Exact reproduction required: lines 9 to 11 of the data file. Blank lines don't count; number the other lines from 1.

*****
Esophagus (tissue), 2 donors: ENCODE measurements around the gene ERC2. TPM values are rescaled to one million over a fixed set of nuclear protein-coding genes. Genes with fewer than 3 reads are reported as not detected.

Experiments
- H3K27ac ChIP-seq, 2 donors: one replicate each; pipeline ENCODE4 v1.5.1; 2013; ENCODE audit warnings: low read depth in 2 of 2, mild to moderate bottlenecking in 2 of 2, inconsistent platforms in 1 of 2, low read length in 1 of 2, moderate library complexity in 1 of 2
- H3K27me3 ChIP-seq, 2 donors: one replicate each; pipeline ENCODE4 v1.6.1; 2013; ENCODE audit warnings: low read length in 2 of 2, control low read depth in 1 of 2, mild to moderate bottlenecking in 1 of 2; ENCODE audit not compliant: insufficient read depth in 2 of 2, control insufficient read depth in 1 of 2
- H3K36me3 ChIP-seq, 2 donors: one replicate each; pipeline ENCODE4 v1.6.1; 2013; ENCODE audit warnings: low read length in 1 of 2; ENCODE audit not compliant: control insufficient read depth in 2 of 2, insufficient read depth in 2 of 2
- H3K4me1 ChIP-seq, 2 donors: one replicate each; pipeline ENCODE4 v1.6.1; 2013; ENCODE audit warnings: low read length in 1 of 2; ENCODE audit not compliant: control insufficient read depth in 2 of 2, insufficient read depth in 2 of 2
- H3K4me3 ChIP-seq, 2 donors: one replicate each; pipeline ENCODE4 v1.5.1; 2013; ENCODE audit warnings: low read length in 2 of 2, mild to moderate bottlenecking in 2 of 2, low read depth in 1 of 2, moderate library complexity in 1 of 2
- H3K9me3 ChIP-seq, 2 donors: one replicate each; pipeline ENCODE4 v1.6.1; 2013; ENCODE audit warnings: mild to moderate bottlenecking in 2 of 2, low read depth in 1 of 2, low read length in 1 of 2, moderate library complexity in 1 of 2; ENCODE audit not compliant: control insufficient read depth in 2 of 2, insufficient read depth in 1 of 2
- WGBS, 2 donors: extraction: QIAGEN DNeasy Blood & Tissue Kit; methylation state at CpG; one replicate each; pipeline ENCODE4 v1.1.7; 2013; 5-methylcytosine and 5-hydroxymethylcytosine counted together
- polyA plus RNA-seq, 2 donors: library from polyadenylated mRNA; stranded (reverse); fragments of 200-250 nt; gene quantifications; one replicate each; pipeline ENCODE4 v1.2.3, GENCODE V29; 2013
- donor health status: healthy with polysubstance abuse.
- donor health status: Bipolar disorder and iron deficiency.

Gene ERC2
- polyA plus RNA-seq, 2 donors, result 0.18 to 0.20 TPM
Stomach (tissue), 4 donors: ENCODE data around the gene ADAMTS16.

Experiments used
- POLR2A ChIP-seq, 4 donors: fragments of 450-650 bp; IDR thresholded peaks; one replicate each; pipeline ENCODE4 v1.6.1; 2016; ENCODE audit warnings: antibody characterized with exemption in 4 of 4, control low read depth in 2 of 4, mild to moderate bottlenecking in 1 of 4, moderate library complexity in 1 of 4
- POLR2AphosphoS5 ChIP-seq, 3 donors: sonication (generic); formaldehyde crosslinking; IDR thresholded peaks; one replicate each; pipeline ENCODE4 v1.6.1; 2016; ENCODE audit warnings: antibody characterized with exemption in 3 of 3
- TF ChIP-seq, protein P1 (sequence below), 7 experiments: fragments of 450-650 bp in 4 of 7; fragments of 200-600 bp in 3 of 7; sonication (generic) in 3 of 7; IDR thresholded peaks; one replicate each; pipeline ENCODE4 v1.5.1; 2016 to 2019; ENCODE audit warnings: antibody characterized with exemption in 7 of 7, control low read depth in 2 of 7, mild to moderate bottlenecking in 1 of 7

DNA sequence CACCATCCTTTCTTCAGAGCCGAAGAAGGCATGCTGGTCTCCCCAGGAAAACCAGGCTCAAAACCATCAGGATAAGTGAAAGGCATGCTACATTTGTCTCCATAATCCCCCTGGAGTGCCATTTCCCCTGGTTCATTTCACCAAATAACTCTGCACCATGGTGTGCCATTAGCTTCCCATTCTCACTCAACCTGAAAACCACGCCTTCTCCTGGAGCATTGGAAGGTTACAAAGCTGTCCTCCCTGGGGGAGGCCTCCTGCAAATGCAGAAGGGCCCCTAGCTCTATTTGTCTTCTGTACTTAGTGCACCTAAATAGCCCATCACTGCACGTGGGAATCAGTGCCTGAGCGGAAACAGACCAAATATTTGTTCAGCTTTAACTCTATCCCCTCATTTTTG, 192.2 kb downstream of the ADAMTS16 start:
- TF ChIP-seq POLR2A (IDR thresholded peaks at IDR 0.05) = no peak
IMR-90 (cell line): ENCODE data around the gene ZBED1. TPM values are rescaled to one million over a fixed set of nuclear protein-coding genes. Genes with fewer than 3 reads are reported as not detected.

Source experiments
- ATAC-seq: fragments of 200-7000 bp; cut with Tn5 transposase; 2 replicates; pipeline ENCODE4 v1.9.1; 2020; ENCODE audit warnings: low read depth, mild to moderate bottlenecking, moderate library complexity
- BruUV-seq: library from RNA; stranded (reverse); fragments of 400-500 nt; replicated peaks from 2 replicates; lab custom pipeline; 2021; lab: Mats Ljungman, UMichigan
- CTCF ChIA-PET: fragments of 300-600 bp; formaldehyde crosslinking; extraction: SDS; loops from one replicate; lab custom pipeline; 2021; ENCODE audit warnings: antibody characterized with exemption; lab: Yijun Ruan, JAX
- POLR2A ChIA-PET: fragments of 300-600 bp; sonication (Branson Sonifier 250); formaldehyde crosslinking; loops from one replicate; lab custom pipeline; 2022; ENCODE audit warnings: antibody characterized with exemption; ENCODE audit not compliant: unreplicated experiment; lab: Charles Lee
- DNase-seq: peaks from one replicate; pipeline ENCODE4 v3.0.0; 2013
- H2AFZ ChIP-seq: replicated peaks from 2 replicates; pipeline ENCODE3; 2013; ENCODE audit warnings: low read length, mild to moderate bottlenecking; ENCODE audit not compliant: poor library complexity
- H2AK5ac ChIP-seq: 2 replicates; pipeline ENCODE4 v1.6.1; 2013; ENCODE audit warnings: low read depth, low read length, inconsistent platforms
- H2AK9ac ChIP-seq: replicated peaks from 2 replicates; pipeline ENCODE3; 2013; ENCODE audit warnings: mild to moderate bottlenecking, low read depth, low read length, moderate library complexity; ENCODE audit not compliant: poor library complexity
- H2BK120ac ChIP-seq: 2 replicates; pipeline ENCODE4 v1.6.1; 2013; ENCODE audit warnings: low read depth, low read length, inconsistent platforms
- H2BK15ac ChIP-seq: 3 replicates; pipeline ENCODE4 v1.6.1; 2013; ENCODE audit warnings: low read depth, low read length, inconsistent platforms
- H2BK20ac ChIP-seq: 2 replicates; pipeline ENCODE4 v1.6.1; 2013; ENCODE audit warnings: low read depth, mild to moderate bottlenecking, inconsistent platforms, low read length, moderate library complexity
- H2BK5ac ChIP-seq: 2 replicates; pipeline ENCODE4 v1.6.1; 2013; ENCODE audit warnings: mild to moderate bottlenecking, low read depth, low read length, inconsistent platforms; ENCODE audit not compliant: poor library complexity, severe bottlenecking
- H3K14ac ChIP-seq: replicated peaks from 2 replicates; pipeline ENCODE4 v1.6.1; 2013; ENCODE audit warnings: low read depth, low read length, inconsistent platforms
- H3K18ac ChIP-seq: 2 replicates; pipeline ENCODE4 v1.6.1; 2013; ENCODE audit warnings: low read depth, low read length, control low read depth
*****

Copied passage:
- WGBS, 2 donors: extraction: QIAGEN DNeasy Blood & Tissue Kit; methylation state at CpG; one replicate each; pipeline ENCODE4 v1.1.7; 2013; 5-methylcytosine and 5-hydroxymethylcytosine counted together
- polyA plus RNA-seq, 2 donors: library from polyadenylated mRNA; stranded (reverse); fragments of 200-250 nt; gene quantifications; one replicate each; pipeline ENCODE4 v1.2.3, GENCODE V29; 2013
- donor health status: healthy with polysubstance abuse.